A few years ago, you may remember some news headlines discussing a study that suggested people — especially men — are more likely to cheat if their spouses earn more money. Well, it turns out those findings are less convincing than they initially appeared. But they’re not getting retracted.
In a six-page correction notice, author Christin Munsch at the University of Connecticut explains that she made “several errors related to the coding of missing data,” which weakened most of her conclusions in the original paper.
The paper earned some attention from mainstream news outlets. For example, in 2015, The Washington Post wrote:
A journal has temporarily removed a study by a researcher who has long championed a highly controversial “abortion reversal” method over concerns about its ethical approval.
The study, “A Case Series Detailing the Successful Reversal of the Effects of Mifepristone Using Progesterone,” appeared in Issues In Law And Medicine in April. Its first author, George Delgado, is the medical director of Culture of Life Family Services, which operates a ‘‘crisis pregnancy center,’ according to a 2017 New York Times Magazine article about “abortion-pill reversal.”
What happened appears to be a case of “he said, she said:” Littman asked to retract the paper after his lab couldn’t reproduce it, and Huang insists the data remain correct, saying the process had been “unfair and done without due process:”
A probe into the work of a researcher who studied natural products for cancer had many stops and starts along the way — including five extensions granted by the U.S. Office of Research Integrity — according to documents obtained by Retraction Watch.
Last month, the Journal of Pediatric Gastroenterology and Nutrition pulled an article on fecal transplantation for a reason that, well, doesn’t pass the sniff test.
The paper, by Sonia Michail of Children’s Hospital Los Angeles, appeared online in October 2017 and described a randomized controlled trial of fecal transplants to treat kids with ulcerative colitis. (If you’re interested, here’s an overview of how fecal transplantation works.) The trial, or one awfully like it, is listed on ClinicalTrials.gov, and shows Michail as the lone investigator on the study, which is aiming to gather more than 100 participants.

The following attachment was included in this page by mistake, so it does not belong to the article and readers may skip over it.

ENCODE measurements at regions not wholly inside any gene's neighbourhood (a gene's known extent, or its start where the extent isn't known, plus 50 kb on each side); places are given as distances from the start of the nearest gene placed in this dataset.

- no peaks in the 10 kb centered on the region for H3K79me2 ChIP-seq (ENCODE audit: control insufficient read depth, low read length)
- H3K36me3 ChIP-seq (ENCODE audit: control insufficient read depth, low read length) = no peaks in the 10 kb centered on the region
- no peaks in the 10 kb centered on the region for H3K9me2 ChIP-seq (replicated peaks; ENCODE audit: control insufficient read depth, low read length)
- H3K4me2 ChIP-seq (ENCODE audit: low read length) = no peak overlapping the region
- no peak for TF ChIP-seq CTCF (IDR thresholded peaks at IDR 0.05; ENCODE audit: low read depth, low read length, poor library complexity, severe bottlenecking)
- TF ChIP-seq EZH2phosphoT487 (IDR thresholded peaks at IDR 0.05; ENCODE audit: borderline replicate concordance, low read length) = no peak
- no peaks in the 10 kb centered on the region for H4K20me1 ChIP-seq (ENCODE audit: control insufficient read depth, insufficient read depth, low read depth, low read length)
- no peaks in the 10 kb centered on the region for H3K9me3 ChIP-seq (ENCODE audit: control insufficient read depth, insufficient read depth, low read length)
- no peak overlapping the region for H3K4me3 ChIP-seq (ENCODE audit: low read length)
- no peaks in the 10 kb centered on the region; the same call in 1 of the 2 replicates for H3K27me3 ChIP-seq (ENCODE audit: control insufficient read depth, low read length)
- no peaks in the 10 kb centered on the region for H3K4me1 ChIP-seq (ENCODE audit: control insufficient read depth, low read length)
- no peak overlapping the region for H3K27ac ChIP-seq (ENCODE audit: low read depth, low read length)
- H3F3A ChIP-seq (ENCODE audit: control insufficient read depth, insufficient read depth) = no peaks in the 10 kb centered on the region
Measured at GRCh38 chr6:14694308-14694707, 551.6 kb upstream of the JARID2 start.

But the journal retracted the article — which was the subject of a laudatory editorial in the journal pointing readers to the findings — with an entirely opaque statement, saying that the work
A former Harvard economist and co-founder of a massive repository of free papers in social sciences has been accused of reusing similar material over multiple papers.
The three papers share the same title. According to an investigation by one of the journals, two papers by Michael Jensen, now an emeritus faculty member at Harvard, are “close-to-identical,” while another includes a “substantial amount of overlapping content.” None of the three papers cite the others.
The U.S. Office of Research Integrity (ORI) announced today that a former graduate student committed research misconduct — nearly two years after his institution stripped him of his degree.
The ORI concluded that Shiladitya Sen committed misconduct in a PNAS paper (retracted six months ago), his PhD thesis, a poster presentation, and two grant applications to the National Institutes of Health (NIH). Sen has agreed not to seek federal funding for three years.
A spokesperson for The Ohio State University (OSU), where Sen was based, told us its investigation wrapped up in Spring 2016, and Sen’s PhD was revoked that June. It’s not clear why it took two years for the ORI to issue its own finding; the ORI did not immediately respond to requests for comment.